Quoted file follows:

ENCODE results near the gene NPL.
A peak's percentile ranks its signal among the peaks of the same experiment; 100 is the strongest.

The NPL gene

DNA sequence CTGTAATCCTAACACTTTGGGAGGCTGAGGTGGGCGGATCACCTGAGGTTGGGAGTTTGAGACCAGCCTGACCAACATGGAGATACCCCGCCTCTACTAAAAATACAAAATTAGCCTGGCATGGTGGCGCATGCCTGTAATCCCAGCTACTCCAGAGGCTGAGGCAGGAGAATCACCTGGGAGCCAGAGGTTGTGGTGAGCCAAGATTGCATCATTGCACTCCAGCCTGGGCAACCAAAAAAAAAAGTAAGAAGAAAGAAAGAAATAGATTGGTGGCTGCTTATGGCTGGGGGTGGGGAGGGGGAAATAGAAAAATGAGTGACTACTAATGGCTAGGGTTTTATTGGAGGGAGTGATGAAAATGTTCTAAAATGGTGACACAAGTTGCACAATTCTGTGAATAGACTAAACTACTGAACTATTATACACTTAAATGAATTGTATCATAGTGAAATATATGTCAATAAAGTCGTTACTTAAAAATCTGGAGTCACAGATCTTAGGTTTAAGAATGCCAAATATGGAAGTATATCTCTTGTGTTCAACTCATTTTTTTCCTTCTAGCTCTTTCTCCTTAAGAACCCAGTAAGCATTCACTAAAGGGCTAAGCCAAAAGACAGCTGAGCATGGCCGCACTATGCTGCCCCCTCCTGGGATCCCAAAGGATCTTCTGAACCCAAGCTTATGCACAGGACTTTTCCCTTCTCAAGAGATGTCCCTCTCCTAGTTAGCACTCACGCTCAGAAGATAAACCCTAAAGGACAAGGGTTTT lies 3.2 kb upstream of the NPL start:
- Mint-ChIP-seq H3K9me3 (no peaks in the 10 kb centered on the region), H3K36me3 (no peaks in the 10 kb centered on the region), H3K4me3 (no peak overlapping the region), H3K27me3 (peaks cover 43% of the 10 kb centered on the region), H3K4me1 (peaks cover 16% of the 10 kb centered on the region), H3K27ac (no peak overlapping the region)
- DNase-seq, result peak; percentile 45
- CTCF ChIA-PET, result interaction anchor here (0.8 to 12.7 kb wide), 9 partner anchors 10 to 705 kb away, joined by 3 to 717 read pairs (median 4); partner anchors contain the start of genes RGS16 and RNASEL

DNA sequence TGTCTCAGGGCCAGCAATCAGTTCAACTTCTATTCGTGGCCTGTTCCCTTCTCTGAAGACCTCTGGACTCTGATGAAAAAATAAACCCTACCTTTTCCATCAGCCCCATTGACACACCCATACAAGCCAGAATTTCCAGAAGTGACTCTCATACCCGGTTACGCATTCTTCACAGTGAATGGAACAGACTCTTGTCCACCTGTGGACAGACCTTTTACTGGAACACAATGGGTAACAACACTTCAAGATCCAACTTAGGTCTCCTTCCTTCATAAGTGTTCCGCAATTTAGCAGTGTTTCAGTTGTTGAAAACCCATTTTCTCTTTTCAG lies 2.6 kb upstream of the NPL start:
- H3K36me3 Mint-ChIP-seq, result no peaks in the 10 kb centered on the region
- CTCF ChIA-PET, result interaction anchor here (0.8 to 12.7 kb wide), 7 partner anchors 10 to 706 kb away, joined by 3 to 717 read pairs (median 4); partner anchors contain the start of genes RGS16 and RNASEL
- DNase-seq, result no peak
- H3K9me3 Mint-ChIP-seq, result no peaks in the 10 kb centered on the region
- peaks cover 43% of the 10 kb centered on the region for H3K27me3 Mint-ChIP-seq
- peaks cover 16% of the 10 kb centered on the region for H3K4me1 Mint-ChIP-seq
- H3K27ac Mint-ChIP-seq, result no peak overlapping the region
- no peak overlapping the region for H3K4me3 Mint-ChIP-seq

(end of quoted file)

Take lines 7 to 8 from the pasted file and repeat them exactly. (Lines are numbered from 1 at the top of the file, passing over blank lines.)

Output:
- CTCF ChIA-PET, result interaction anchor here (0.8 to 12.7 kb wide), 9 partner anchors 10 to 705 kb away, joined by 3 to 717 read pairs (median 4); partner anchors contain the start of genes RGS16 and RNASEL

DNA sequence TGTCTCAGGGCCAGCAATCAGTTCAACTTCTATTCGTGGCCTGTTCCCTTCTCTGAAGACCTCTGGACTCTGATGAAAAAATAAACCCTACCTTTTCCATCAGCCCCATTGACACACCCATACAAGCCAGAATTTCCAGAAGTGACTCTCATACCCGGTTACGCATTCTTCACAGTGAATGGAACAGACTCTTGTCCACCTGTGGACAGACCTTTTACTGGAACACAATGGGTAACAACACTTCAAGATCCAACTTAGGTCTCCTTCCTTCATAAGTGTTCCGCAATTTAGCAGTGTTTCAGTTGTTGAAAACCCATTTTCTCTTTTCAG lies 2.6 kb upstream of the NPL start: